The deliberation over Missouri not only occupied the House for the months of February through May of 1819, but it took the Congress the remainder of that year and half of the next to sort out the Missouri question. While the Congress was out of session several petitions were generated in Northern states urging their representatives to deny Missouri’s statehood if that entailed the spread of slavery, and some Southern petitions were signed that threatened secession if Congress blocked Missouri. The nation was on the brink of civil war, the representatives of the people were threatening one another in the chamber, and the nation was facing the greatest economic recession that it had yet seen. What was to be done?
As the Speaker of the House, Henry Clay did something that seems counterintuitive: he delayed the Missouri question for the first half of the following Congressional session, and created a committee. He placed a New Yorker who had been involved in the debates over the Tallmadge Amendment at the head of that committee, and he placed a balance of Northerners and Southerners on that committee. Only in that committee could Missouri be spoken of. Clay attempted to stall while the Senate prepared its bill for the House. He wanted to quell the passions of the much larger body of representatives in order that they not evoke civil war throughout the debates that were to come.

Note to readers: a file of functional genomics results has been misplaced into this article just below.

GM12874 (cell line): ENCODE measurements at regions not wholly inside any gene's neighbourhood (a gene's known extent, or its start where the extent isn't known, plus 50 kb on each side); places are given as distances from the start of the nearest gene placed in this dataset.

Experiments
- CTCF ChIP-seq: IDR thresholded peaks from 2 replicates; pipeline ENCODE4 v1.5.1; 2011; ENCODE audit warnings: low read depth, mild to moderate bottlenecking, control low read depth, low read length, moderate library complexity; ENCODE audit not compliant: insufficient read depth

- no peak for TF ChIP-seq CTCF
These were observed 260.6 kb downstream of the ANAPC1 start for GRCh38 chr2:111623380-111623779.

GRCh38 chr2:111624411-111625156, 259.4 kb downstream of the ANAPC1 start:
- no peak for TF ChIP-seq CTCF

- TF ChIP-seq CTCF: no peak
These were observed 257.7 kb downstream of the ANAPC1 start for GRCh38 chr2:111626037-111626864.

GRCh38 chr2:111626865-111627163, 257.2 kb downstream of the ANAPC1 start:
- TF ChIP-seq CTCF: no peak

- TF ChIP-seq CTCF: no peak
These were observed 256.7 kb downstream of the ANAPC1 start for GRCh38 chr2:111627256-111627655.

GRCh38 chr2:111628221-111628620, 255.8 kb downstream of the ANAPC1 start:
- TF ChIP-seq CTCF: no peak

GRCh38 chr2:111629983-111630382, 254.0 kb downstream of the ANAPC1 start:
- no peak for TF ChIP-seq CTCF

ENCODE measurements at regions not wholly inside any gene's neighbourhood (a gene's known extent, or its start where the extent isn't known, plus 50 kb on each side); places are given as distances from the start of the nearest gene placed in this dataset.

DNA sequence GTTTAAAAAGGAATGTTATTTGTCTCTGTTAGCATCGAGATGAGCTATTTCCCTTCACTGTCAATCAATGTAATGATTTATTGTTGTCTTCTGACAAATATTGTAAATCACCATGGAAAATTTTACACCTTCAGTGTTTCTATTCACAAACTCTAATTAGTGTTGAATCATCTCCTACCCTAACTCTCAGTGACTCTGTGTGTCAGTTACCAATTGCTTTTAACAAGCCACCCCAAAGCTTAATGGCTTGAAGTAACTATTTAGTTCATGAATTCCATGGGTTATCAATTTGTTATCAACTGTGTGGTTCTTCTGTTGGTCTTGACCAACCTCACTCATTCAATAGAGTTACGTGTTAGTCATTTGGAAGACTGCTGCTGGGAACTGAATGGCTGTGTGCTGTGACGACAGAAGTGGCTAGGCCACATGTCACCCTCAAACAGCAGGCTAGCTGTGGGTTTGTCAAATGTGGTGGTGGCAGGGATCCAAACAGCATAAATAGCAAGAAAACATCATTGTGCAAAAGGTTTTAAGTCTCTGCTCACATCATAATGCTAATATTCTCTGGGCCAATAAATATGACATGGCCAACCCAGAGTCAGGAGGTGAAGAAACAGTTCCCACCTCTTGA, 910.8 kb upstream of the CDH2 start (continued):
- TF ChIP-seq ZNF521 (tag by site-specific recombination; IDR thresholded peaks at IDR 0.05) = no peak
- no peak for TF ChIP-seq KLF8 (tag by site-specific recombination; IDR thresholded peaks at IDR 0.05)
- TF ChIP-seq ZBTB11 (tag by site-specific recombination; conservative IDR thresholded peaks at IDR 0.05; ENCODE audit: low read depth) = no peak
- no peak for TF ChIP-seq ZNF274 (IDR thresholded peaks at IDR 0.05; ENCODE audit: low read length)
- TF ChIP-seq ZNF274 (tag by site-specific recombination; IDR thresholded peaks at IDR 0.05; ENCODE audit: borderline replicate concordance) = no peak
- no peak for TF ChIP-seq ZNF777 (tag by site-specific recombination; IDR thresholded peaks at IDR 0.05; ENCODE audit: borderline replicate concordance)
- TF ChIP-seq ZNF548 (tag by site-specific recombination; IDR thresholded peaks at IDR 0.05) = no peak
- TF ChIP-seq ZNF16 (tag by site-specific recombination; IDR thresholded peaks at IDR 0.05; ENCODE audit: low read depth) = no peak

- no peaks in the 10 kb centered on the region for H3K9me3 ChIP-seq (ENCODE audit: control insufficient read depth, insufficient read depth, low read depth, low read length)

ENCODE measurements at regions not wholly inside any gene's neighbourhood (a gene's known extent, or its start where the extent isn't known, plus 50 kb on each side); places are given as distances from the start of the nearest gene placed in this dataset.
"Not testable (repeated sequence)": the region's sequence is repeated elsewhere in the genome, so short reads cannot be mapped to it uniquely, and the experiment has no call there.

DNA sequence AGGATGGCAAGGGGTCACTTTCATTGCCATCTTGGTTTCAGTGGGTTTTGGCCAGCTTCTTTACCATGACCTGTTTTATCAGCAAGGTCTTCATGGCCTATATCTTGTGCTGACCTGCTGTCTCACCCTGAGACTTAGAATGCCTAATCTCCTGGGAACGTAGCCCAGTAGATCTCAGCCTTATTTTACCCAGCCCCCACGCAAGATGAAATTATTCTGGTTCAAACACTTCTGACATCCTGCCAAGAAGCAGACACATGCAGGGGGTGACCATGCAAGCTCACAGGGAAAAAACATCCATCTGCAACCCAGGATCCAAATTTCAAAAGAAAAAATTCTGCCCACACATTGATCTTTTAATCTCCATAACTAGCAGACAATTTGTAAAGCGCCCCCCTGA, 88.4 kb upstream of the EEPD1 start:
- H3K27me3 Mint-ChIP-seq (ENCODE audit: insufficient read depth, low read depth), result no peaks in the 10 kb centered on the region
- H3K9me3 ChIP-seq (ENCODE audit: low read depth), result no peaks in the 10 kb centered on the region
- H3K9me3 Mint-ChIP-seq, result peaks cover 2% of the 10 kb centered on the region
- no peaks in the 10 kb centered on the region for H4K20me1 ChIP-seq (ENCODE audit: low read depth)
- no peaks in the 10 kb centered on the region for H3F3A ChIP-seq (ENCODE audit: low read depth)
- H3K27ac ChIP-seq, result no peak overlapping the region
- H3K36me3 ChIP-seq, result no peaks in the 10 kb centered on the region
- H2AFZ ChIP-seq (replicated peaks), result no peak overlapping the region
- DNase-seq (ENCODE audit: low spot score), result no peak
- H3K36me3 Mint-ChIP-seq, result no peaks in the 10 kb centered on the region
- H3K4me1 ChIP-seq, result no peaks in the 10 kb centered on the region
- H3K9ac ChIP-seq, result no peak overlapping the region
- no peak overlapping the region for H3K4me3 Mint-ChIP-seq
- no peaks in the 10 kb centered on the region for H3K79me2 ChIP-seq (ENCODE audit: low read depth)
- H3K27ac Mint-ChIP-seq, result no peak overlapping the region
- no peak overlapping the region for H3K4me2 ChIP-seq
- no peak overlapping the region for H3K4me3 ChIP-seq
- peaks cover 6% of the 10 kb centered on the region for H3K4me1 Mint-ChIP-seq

Meanwhile, the House of Representatives began to speak of Maine’s admission to statehood. The first day of deliberation upon Maine, Henry Clay left the Speaker’s chair in order to set the stage for debate. He wanted to assure the Northerners that they had much to lose with the debates over Maine if they continued to give the Southerners ultimatums regarding Missouri. If Maine could not be accepted as a state, then the Northerners would lose any opportunity of equaling the Southern representation in the Senate, and this could have long term consequences.